The world needs an additional 18 million health workers in the next twelve-and-a-half years.
There are two things we need to remember. One is that there is some evidence out there. It may not be perfect, but it is robust enough to initiate these efforts.
The second is that we should continue to support additional context-specific evidence of the return on investments in health care systems and investments in universal health coverage, particularly through this people perspective. We know that for every job created in health care, there will be approximately two additional jobs created in this sector. It is a catalyst for job creation.
Campbell: I am very encouraged by the #MeToo movement, and by the #PayMeToo campaign.
In 2016, we published data from the first major attempt to look at the gendered nature of the health workforce globally, and we provided it to the High-Level Commission on Health Employment and Economic Growth. Health is the biggest employment sector in the world that offers careers and opportunities for women, and the data from that study have had a profound influence on global discussions about gender equality.
There's an awful lot of work still to be done.
At the same time, we see that the terms and conditions of employment, social protection, work environment, health and safety, career opportunities, and a broader gender equity lens in the health workforce are not yet what they should be. There's an awful lot of work still to be done.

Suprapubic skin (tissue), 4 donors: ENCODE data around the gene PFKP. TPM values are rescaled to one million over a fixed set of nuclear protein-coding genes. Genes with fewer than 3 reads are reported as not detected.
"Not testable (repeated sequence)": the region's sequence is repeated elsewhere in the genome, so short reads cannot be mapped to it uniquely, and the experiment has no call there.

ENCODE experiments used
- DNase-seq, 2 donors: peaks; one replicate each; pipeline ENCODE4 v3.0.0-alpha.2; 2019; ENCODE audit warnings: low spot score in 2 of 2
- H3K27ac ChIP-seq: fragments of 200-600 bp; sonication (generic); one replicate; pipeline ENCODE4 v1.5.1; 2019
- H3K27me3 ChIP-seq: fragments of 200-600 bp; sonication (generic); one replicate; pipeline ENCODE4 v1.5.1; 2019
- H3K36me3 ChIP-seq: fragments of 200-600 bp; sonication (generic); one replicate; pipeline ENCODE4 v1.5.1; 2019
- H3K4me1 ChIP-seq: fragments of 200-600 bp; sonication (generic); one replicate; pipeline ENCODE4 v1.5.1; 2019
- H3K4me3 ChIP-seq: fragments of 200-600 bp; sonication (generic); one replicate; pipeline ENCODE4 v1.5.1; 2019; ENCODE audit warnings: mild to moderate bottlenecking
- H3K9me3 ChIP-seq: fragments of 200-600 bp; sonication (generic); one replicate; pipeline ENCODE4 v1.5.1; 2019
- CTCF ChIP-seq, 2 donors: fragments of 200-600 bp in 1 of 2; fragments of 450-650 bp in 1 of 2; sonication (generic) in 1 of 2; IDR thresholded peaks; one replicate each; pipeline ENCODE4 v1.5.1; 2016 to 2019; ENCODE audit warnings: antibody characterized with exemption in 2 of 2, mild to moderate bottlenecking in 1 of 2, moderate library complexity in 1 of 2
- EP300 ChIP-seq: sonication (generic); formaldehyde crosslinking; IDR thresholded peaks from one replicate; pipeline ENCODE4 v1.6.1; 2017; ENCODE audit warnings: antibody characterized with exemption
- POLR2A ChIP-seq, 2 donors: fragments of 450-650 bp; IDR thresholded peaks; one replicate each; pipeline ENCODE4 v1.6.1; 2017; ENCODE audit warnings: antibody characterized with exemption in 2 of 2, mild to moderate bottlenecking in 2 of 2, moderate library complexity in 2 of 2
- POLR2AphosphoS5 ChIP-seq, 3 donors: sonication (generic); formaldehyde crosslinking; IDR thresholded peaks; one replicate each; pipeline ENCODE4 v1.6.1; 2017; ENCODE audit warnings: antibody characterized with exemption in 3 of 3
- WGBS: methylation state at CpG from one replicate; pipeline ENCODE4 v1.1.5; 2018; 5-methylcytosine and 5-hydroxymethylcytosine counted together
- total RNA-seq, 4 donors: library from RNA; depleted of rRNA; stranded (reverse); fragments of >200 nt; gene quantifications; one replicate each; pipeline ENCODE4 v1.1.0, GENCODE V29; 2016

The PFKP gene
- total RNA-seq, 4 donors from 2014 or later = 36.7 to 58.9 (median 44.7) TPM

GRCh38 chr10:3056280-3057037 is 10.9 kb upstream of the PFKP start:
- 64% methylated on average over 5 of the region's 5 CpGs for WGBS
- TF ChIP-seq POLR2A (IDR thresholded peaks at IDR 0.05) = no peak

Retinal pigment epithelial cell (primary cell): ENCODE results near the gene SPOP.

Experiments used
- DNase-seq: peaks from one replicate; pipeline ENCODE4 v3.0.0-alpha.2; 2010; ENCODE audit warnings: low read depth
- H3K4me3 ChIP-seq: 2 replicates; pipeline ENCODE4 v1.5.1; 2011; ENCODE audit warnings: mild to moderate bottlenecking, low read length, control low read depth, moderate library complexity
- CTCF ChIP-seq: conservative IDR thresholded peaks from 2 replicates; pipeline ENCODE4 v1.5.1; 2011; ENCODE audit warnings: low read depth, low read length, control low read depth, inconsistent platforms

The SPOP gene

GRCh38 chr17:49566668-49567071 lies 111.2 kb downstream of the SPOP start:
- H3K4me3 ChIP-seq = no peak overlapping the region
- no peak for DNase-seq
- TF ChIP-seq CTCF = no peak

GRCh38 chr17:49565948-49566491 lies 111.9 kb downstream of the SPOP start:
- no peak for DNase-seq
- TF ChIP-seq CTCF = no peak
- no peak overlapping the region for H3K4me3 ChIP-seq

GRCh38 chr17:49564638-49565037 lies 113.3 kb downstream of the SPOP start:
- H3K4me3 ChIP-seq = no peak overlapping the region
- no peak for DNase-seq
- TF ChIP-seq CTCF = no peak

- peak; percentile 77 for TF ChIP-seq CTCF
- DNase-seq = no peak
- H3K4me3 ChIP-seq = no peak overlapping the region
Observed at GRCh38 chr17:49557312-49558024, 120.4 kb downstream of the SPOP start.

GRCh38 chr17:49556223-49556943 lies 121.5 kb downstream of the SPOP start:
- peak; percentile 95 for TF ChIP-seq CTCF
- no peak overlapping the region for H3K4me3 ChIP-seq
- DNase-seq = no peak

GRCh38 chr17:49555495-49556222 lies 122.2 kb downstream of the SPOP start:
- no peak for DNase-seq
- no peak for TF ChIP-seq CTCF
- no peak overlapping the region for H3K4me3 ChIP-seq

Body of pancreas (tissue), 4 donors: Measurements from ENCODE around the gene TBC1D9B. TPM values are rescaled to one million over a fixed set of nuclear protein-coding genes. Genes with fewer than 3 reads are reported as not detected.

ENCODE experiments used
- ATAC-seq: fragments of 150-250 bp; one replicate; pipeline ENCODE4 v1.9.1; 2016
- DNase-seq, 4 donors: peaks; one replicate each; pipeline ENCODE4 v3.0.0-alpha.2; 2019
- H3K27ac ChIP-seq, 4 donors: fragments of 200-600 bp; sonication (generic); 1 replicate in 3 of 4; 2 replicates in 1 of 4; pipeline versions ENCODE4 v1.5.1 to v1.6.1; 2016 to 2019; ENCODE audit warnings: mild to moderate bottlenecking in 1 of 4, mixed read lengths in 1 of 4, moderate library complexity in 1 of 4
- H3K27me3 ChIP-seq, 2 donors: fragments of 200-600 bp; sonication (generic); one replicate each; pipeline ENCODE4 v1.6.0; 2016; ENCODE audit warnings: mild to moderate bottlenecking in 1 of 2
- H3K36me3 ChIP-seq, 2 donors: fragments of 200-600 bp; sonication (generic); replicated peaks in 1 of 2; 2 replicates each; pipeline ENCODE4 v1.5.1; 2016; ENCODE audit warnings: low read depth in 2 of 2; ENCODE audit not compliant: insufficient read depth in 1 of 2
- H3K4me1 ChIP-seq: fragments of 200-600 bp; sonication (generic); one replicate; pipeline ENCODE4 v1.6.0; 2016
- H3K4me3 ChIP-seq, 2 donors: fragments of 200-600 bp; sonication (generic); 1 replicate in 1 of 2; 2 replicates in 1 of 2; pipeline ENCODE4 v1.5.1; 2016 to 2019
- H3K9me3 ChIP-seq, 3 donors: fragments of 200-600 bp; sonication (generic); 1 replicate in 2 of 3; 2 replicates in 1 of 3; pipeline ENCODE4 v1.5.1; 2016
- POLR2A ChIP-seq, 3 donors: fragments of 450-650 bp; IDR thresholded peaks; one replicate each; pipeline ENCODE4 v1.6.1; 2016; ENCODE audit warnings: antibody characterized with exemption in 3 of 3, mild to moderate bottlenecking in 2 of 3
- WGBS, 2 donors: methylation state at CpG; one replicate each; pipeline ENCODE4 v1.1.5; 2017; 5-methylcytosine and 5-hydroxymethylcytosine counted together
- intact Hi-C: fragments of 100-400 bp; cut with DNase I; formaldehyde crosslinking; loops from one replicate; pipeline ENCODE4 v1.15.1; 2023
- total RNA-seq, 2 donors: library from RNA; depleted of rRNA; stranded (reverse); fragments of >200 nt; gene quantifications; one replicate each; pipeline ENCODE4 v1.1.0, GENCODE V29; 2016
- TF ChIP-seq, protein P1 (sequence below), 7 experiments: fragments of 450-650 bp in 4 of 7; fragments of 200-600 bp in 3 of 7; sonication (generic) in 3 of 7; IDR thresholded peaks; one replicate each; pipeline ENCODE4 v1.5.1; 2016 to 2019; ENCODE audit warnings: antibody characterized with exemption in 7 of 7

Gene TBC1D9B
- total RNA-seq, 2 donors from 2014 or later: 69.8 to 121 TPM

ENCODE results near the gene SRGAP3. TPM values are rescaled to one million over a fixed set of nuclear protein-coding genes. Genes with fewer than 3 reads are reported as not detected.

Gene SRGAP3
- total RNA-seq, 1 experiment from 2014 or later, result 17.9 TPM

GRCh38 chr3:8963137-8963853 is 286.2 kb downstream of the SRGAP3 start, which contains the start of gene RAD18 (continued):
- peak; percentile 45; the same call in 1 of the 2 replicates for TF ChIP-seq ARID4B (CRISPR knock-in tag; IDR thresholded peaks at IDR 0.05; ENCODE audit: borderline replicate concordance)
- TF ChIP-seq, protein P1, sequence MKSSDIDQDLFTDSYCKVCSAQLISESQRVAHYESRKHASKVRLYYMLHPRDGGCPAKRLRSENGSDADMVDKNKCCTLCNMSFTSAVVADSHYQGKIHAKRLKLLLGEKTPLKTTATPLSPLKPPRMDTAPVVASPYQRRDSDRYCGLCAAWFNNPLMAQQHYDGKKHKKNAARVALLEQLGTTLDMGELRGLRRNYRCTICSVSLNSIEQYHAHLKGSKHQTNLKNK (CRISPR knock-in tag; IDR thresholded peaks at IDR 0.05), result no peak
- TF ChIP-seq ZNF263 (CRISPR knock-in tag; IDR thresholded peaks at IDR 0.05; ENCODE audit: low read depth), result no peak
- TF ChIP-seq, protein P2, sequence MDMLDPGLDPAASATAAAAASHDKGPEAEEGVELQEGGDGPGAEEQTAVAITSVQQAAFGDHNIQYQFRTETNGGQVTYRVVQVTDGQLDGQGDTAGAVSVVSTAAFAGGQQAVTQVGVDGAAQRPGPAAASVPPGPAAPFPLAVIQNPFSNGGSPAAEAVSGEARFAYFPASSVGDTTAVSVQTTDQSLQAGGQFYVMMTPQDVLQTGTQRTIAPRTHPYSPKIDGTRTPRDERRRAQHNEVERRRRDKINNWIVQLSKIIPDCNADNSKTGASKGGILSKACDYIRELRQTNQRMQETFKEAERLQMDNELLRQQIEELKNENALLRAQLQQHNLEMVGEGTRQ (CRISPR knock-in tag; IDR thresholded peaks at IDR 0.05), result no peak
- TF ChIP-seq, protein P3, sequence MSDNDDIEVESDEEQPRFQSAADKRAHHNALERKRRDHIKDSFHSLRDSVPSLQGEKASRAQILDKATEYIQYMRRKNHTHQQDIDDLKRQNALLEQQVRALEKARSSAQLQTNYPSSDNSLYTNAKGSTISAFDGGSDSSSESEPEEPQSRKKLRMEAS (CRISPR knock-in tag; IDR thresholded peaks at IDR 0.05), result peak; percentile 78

The issues of sexual harassment, power, and hierarchies the #MeToo movement addresses, we see those in the health workforce everywhere, in high-income countries, in low- and middle- income countries—those power dynamics, and the abuse of positions of authority in trust, are relevant.
The world needs an additional 18 million health workers in the next twelve-and-a-half years. If we're trying to encourage more and more people into the profession, but we can't provide some basic, underlying principles and guarantees against abuses of the power dynamics in the occupational boundaries that exist, is the health sector a good employer? We have to do better.
Campbell: I worked for many years around the world in refugee camps, with displaced populations and in post-conflict environments. You see there that the basic requirements of all human beings are good health, food, water, safety, security. Those are the very minimum that we should provide to every human being in the world.
And that motivates me. In those environments, you can make an immediate difference to improve the lives of thousands of people who have been affected by a protracted emergency, crisis, displacement, or migration. The impact is tangible and immediate.
The value of working at the global architecture level, which is what I do at WHO, is that immediate commitments to social justice can be translated into policy and governance instruments that, over the next 10 to 15 years, may have a lasting impact on millions of people.